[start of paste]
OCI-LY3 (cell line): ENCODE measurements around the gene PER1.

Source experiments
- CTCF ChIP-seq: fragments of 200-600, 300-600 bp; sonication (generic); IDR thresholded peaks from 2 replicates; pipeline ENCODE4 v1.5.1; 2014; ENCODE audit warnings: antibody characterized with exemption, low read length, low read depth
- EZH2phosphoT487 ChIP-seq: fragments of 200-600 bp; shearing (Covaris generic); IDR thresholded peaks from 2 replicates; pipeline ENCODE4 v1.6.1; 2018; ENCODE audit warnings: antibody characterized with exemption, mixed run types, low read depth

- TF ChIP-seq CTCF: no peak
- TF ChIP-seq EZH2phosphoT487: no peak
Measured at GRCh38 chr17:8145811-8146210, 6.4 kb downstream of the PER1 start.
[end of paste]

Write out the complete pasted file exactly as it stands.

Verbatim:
OCI-LY3 (cell line): ENCODE measurements around the gene PER1.

Source experiments
- CTCF ChIP-seq: fragments of 200-600, 300-600 bp; sonication (generic); IDR thresholded peaks from 2 replicates; pipeline ENCODE4 v1.5.1; 2014; ENCODE audit warnings: antibody characterized with exemption, low read length, low read depth
- EZH2phosphoT487 ChIP-seq: fragments of 200-600 bp; shearing (Covaris generic); IDR thresholded peaks from 2 replicates; pipeline ENCODE4 v1.6.1; 2018; ENCODE audit warnings: antibody characterized with exemption, mixed run types, low read depth

- TF ChIP-seq CTCF: no peak
- TF ChIP-seq EZH2phosphoT487: no peak
Measured at GRCh38 chr17:8145811-8146210, 6.4 kb downstream of the PER1 start.